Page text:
General|Mar 19, 2020

Blisk Browser Vendors Leaked Data Via Unsecured Database Server

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Vendors behind the Blisk browser – a dedicated browser for web developers – inadvertently left a database unsecured that leaked data containing millions of records. Blisk is a web browser tailored for web developers keeping in view their needs. Launched in 2014, the browser’s userbase includes some prominent names as well, such as Apple, Microsoft, NASA, eBay, UNICEF, and others.

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Blisk Vendor Data Leaked Security researchers from vpnMentor, Noam Rotem and Ran Locar, discovered another unsecured server exposing users’ data. This time, the open server belonged to the Blisk browser vendors, which leaked data related to web developers.

Detailing their findings in a post, the researchers revealed that they found an unprotected Elasticsearch database leaking data. It precisely contained 3.4GB of data that included more than 2.9 million records.

Blisk obtained this data from users without the need to bypass any security measures. The exposed information included sensitive details about users, including their email addresses, user agent details, and IP addresses. While leaving databases open is already negligent, the additional issue with Blisk was the way they collected the data. According to the researchers,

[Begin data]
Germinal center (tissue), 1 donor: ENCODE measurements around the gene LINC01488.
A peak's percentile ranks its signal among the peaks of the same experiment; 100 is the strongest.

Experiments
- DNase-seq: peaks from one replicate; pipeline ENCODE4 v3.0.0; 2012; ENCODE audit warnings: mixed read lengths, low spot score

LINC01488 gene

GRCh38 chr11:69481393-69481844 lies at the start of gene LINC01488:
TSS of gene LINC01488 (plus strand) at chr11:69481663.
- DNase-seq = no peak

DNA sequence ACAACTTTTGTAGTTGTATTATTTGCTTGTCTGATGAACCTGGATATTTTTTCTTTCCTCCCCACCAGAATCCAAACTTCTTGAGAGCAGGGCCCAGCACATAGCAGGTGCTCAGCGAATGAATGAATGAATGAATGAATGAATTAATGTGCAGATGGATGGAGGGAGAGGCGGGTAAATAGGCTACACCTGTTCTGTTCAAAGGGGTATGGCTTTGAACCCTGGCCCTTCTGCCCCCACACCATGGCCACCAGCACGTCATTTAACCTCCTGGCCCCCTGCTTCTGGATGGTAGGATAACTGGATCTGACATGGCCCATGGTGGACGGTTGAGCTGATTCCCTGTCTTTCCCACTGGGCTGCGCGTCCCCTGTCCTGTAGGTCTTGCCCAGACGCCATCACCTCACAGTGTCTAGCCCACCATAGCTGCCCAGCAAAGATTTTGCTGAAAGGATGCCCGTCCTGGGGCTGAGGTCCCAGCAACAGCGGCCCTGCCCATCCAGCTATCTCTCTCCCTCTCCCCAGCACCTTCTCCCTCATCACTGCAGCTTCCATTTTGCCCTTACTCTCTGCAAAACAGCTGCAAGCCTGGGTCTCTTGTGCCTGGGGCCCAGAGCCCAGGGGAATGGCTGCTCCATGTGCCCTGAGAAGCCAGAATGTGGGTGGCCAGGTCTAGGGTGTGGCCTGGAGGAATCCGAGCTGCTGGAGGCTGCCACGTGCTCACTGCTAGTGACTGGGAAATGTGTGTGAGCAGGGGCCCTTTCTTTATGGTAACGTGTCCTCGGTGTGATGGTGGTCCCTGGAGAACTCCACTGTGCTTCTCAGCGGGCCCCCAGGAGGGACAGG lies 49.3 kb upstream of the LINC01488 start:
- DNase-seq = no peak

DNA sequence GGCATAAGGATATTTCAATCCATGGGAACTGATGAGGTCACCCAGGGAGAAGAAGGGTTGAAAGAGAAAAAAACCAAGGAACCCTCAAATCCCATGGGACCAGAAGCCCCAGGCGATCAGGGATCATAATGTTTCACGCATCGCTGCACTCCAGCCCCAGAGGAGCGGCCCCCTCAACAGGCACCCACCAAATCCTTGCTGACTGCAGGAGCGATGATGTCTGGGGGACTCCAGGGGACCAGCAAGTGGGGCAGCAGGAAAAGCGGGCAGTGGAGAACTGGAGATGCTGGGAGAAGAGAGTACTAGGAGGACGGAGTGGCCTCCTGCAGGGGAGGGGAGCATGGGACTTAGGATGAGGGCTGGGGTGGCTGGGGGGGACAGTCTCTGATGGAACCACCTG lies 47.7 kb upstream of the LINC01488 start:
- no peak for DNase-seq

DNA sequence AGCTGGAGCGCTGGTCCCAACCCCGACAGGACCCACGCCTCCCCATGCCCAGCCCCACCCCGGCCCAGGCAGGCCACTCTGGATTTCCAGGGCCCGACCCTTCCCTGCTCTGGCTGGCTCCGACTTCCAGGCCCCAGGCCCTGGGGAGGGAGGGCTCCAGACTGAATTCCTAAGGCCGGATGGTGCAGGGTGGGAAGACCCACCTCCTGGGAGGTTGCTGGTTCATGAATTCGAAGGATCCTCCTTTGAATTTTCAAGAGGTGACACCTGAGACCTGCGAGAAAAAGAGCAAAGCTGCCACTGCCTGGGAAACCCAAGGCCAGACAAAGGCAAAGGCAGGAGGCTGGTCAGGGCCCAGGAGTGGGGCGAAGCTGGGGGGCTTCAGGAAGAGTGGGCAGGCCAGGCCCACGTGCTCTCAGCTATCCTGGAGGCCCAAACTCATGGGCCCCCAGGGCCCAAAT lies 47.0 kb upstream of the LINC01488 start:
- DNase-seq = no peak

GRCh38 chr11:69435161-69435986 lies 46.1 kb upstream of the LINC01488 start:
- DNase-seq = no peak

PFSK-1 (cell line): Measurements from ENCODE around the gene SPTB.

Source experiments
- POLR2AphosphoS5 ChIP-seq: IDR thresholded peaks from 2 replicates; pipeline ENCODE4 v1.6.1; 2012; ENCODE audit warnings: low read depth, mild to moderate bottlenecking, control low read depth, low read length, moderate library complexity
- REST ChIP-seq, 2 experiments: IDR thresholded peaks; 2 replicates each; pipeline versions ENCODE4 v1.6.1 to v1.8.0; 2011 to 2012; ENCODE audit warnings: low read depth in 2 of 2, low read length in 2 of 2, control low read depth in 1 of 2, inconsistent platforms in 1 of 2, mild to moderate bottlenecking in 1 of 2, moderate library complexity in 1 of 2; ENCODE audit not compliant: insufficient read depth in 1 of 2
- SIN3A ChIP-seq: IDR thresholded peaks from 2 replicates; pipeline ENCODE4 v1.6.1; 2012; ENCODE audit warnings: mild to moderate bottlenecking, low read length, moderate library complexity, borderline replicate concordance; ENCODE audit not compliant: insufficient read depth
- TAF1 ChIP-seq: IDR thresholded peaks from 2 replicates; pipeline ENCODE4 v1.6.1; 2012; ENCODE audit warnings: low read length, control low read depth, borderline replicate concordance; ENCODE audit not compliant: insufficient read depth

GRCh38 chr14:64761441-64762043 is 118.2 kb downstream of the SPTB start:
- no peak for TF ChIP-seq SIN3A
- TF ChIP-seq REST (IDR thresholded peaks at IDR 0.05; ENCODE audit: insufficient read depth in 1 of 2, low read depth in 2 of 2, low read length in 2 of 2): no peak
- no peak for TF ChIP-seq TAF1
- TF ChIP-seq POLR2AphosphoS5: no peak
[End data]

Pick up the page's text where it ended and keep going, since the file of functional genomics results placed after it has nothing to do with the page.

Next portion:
Since the browser “sees” what the user sees, it can potentially bypass encryption, 2-factor authentication, and any other measure they have in place. If the user is using software that is not heavily secured, this can lead to very serious security breaches. It appears that no matter what security measures you put in place while using Blisk, your data would still potentially be leaked.

Database Now Closed Upon finding the unprotected server, the researchers traced back the vendors and informed them of the matter. Following their report, the vendors addressed the matter in a few days pulling the database offline.

Though the researchers fear that the kind of information left online could lead to serious security threats, Blisk confirmed to ZDNet that the incident did not affect any sensitive data. Nonetheless, any Blisk user eager to know about the potential impact on oneself of the incident may contact the vendors for details.

 

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